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Keen: Cult of the amateur will lead media economy

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There's two very profound things going on. Two profound shifts that are happening in parallel, simultaneously. And they're connected, both in terms of cause and effect. One is the rise of user-generated media, the cult of the amateur media. The less trained you are, the more authentic you are. If you like, it's the authenticity thing which is driving this media, the authentic media, the authentic blogger who's sitting in his underpants somewhere in Iowa articulating his vision of truth. It's the authentic videographer, putting a piece of work up on YouTube about their dog farting. The authentic band on MySpace, giving out their musical version of truth and justice and beauty. So that's going on and of course you see the Web 2.0 economy which is driven by companies like YouTube and MySpace and the blogging software companies that have established a very clever business model. They give out their software for everyone to express themselves, to articulate their own, if you like, narcissism. We all post our comments, our text, our video, our acoustic work, and then they sell advertising around that. So that's happening in terms of the Web 2.0 economy. The Web 2.0 economy is being driven by empty shell technology companies that sell technology, or provide technology, which allows people to express themselves. But at the same time as that's going on, mainstream media is in crisis. Newspapers are laying journalists off in droves, the music business is in free fall. It's the music and the newspaper business which are on the frontline. But there's a perfect storm moving towards the television business, which in my view actually isn't a bad thing, since television is for the most part, particularly in America, reprehensible, with occasionally something decent on. The radio business is in trouble. The movie business is also having to face these issues, although the movie business is slightly different from the others. But people aren't investing in mainstream media anymore. They don't trust mainstream media. They don't feel they need to buy newspapers, they're not buying CDs, they're not really even buying digital downloads, which accounts for the fact that, you know, labels are really in profound crisis. So you've got that going on in parallel with the rise of user-generated amateur media. And what's happening, and the problem in economic terms, is that this new economy isn't really viable. You see a company like Facebook, which is valued at 15 billion dollars. But why is it valued on that? What are its premises? They still haven't discovered a coherent business model. Even the Web 2.0 economy, I think, is based on a series of unresolved paradoxes. People trust these Web 2.0 sites when they're authentic, when they don't have advertising. So Facebook became very popular, because it was a clean, well led site, which wasn't as dominated by advertising as MySpace. But now they've become more popular and they're trying to integrate advertising into their content as a way of cashing out on their traffic and the size of their community. So their community rebels against them. So it's hard to see where the money comes from in the Web 2.0 economy. Google has proved to be a remarkably successful company in economic terms. But one company can't drive the whole economy. And the crisis, in my view, in moral, cultural terms is: the people who are getting screwed are the content people. The writers, the musicians, the film makers, the journalists. They're the ones who ultimately are not realizing revenue from their creative work. So they're the ones who are having to take jobs as waiters or lawyers or postmen during the day to sustain their creative habit. What I want to see and why I like mainstream media is... it wasn't ideal, there was a lot of garbage put out, sometimes it was corrupt, but nonetheless, within the mainstream media economy a large group of creative people were able to earn their living as writers, musicians, film makers. And what concerns me in the future is these people won't be able to do so. It's much harder. Because it's harder and harder to actually monetize ones talent and figure out how to get financial rewards for one's creativity.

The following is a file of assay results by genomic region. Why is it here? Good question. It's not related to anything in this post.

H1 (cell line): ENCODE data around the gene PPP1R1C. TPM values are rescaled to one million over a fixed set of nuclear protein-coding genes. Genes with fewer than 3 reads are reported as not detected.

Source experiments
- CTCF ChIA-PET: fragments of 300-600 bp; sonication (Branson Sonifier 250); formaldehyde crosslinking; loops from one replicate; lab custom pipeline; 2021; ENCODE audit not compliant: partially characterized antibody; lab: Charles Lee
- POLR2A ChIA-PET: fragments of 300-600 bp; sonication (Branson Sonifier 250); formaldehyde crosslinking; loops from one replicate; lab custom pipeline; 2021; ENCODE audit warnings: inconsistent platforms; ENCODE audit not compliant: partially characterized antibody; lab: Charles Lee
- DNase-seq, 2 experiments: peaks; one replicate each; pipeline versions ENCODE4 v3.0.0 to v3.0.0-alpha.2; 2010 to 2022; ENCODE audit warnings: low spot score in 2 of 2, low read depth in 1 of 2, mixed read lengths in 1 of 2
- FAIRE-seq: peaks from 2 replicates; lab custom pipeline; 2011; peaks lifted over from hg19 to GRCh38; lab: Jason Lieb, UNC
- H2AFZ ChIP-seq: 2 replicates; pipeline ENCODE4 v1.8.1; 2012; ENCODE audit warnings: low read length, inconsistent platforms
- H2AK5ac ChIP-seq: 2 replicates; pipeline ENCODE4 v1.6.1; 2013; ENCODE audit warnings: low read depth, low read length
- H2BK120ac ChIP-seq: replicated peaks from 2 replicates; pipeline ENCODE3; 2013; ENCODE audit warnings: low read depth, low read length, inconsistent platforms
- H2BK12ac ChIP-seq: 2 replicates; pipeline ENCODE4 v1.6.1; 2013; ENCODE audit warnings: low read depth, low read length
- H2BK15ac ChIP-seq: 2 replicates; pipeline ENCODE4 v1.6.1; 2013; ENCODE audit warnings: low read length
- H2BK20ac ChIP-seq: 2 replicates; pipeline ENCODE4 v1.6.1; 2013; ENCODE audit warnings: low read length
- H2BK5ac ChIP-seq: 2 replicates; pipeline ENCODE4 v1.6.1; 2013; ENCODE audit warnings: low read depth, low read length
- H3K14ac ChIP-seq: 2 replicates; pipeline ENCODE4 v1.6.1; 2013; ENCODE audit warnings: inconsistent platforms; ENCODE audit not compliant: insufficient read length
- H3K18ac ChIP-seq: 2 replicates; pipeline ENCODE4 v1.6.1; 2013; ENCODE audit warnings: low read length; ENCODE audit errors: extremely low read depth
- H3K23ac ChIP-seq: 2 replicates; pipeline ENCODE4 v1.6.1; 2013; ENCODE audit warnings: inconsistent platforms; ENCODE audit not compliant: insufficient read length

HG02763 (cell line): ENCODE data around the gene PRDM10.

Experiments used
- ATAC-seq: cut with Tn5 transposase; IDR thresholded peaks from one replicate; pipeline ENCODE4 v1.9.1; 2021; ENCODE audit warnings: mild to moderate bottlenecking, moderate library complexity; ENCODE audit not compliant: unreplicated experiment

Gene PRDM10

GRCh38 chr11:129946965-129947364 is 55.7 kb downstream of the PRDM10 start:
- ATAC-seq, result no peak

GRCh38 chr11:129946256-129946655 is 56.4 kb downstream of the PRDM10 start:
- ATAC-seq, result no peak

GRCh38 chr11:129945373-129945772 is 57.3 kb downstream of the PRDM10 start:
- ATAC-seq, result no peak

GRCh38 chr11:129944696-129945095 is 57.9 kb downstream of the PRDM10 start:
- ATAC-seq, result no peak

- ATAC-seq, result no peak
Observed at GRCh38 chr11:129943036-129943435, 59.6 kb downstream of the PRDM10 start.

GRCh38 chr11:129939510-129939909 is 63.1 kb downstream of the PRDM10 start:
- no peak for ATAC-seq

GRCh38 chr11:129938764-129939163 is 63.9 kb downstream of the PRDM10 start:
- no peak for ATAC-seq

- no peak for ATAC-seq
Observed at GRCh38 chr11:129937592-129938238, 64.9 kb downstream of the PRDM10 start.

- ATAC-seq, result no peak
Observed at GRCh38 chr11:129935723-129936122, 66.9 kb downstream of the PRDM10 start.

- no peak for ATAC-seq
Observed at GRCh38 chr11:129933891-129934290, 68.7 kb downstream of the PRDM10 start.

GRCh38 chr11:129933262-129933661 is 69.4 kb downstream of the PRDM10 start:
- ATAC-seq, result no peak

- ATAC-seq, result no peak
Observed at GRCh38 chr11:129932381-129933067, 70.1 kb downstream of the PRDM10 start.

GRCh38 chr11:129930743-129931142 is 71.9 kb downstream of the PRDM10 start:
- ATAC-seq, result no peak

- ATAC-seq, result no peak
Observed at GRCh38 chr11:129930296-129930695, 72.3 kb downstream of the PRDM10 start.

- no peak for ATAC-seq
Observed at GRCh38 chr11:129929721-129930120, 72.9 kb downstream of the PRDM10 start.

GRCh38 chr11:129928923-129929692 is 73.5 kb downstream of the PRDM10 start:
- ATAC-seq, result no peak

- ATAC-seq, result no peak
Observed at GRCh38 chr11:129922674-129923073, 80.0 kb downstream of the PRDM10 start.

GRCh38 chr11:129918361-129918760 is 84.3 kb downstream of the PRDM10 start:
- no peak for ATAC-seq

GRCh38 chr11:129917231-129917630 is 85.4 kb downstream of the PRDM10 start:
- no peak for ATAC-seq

Added on 04 May 2017

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